The impending $972m float of employment services provider APM is a classic case of foreign financiers dumping their stock into the laps of unwitting sharemarket investors. Callum Foote, Stephanie Tran and Michael West report on a bonanza for middle-people.
What do you do when your business model is on its last legs? Float your company on the sharemarket. Sell it to unwitting super funds and retail investors.
For sheer chutzpah, the float of APM is right up there with Myer and Dalrymple Bay Coal Terminal; the former gutted and flogged on the ASX by private equity mob, TPG Capital; just when the internet was about to smash department stores.
The latter, re-labelled Dalrymple Bay Infrastructure, flogged to the super funds and (back to!) the Queensland government by the private equity Machiavellians from Brookfield when coal was already a thing of the past.
Now we have APM, it’s old business model of churning Australia’s unemployed on its last legs, hyping its $972m float on the sharemarket. Like Myer and Brookfield, there are foreign private equity people behind it; tax cheats and main-chancers looking to inveigle dopey sharemarket punters.
- APM racked up huge pandemic profits by exploiting Australia’s jobless and the failed JobActive program;
- Paid almost no income tax despite billions in public income from government contracts,
- Now pushing the “growth story” of “transitioning” from jobless to disabled and reaping profits from the NDIS,
- Hyping sharemarket float via financial press gossip columns and major investment banks.
- Made political donations to major parties, got huge contracts from government.
Michael West Media will shortly publish an investigative report into the JobActive sector which exposes the profiteering and the failures of the scheme and highlights the transition in corporate strategy which is now afoot. That is, providers such as APM have switched their “expansion” strategies to focus on the NDIS, to profiteer that is from Australia’s disabled rather than the jobless.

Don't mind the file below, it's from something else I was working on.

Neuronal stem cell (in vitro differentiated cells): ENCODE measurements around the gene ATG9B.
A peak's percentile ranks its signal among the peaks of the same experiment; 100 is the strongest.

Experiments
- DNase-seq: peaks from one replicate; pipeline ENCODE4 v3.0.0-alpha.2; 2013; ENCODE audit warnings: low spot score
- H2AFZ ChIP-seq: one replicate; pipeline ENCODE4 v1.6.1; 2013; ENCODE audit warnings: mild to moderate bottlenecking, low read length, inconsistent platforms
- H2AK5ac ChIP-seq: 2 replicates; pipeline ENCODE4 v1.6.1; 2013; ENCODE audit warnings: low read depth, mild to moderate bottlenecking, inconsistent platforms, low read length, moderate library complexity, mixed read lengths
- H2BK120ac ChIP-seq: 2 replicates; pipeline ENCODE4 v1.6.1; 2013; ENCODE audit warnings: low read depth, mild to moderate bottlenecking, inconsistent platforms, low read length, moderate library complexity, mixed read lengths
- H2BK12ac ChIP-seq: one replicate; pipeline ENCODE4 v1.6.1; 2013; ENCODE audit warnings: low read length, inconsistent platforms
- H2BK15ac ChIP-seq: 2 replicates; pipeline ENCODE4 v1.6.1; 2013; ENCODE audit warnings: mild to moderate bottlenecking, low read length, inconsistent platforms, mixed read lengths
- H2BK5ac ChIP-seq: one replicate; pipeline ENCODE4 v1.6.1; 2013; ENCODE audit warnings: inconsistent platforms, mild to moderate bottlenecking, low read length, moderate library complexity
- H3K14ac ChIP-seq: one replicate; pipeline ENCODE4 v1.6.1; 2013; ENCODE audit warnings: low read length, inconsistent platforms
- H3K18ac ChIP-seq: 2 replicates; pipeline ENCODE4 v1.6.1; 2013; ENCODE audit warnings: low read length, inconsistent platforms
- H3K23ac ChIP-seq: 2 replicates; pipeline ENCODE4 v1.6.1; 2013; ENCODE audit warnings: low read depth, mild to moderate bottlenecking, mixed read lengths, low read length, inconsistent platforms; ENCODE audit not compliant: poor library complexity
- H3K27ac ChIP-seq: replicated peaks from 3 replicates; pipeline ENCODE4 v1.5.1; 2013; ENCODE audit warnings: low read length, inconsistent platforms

Typical slick marketing tactics for IPO
Typically, there is not even a prospectus for the public float filed with the ASX yet, but a torrent of marketing and PR has raked in the sharemarket pre-commitments. At least that is what we are told. According to the “pre-deal research” from the cuff-linked pirates of investment banking via the AFR:
“The pre-float reports are flying for disability services business APM on Wednesday morning, as the company’s four lead managers step up their pitch to institutional investors. Goldman Sachs’ analysts valued APM at $3 billion to $4 billion on an enterprise value”.
All the usual suspects are aboard the gravy train, from Goldman Sachs to Credit Suisse and UBS. It’s one bunch of middlemen pulling off a sharemarket grift on behalf of another bunch of middlemen.
Yet the writing is on the wall
The press suggest the stock owned by the APM founders and financiers will be escrowed. That is, held for a period before they can sell it. The investment bankers could not have sold this any other way, as forecasts are based on the surge in government income from employment services but that business model is on its way out.
The broker reports also note that future profits hinge on the proposition that government outsourcing is a trend that will continue to drive corporate profits (even though the privatisation craze and the outsourcing of government has been a costly failure in many sectors, from energy to jobless services).
So it is that the founder and owners of employment and disability company Advanced Personnel Management, or APM for short, after growing fat from 6 years of safe government JobActive contracts, are have opted to cash in via an IPO.
Together, Advanced Personnel Management (APM) and Serendipity, owned by the same parent company APM Human Services International, are the second largest jobactive provider operating in Australia by value of government contracts.
Since 2015, these two operators have pulled $1.12 billion in taxpayer funded contracts.
However, a large portion of the JobActive contracts is about to dry up come 2022, when the Federal government institutes its New Employment Services Model (NESM).